Of the new arrivals he said, "Hellfire if I kin figure out why they come all this way just to live like they did back East." He felt the future lay in Fort Worth, where ranchers and cowboys could meet and talk and share ideas—feel like neighbors, like a community, like men who were born to be a part of the range and part of each other through their common bond. And, better yet, it was a place to hoot and holler and wheel and deal and parade their best livestock, to boast of their successes and advise one another in times of trouble.

On January 11, 1901, a very tired, elderly Enoch Southworth rode back to Southfork from Dallas. He tied up his horse, trudged up the stairs of the ranch. and summoned his son. Slowly, with a seriousness Aaron had never seen. he told his son the news. The day before, in Beaumont, Patillo Higgins and Anthony Lucas's well, the Lucas #1, had hit a gusher and raw crude was spewing up from the ground by the thousands of barrels. "I know that land," he said glumly, "and if there's oil there, then, God almighty, the entire state's ccmin' in it." He paused. "They're carryin' on in Dallas about Black Gold. Jr.. What it is, is poison. It kills every living thing that it covers."

And right then and there, Enoch made his son pledge that he would never, ever let anyone drill for oil on Southfork Ranch. His son took the and Enoch nodded, satisfied. A few days later, he passed away.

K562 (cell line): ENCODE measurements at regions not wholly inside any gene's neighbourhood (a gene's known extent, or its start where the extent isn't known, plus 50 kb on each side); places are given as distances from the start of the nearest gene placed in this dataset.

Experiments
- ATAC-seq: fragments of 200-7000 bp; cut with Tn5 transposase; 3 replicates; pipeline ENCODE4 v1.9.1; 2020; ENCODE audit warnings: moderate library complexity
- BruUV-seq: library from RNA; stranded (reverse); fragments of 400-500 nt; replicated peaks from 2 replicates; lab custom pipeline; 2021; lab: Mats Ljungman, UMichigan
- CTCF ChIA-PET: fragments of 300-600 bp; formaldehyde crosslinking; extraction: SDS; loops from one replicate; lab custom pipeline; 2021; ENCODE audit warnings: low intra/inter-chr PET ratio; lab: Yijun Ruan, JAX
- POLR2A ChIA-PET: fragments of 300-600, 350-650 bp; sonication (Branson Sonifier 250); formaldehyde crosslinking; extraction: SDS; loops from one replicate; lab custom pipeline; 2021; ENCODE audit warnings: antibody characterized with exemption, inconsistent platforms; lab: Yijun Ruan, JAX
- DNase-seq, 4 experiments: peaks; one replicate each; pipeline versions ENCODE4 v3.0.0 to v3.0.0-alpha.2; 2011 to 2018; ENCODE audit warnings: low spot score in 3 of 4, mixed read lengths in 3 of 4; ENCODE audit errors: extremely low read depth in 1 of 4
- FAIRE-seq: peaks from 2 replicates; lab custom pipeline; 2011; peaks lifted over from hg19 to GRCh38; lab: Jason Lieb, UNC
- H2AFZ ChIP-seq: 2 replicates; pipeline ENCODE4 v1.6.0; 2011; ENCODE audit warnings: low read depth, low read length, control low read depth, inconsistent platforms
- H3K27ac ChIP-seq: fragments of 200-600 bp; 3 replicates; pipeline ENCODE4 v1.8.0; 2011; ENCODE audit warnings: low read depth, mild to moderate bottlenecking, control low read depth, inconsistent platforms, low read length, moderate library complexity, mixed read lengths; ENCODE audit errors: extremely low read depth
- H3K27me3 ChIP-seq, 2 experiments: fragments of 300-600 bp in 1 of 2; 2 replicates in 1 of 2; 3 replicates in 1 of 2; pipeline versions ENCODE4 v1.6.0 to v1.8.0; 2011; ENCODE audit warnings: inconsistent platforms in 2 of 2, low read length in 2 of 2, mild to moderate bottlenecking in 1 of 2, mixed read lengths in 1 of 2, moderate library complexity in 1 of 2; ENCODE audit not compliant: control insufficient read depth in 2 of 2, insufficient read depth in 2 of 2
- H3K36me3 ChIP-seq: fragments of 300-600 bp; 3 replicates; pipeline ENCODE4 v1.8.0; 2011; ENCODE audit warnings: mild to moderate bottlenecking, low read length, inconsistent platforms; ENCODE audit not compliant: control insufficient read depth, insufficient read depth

Aaron married and had two children, the eldest a boy, Garrison, and then a little girl, Eleanor. Aaron was one of the most respected and power-I men in Texas and the children grew up in awe of him. Garrison, however, :ce to fear his daddy because, as he hit his teenage years, it was apparent by some freak accident of nature, Garrison was not cut out for the ranching way of life. But Aaron was not unkind to him, he just basically ignored him.

After—to his utter joy—he found out that it was his daughter, Ellie, who had inherited every bit of the Southworth spirit.

For Ellie it was a magical place to grow up in, a peaceful place that also held many moments of exquisite excitement: calving time, the roundups, the rodeos, the auctions in Fort Worth. Southfork cattle were commanding some of the highest prices in the state, bulls and new breeds won prizes every year at the State Fair in Dallas, and money, well, it was just there, lots of it.
But then it all started to change. Oil—Big Oil—began its encroachment on all of Texas, bringing a wave of grimly determined men in search of it, the wildcatters. The state was reeling, drunk with new dollars from the new industry. Ellie watched her father speak out in Dallas, and then in Austin, bellowing, pleading with his fellow Texans to protect the ranchlands from this insane invasion. But who listened, who cared? Oil meant big money, much bigger than the ranching community could ever dream of.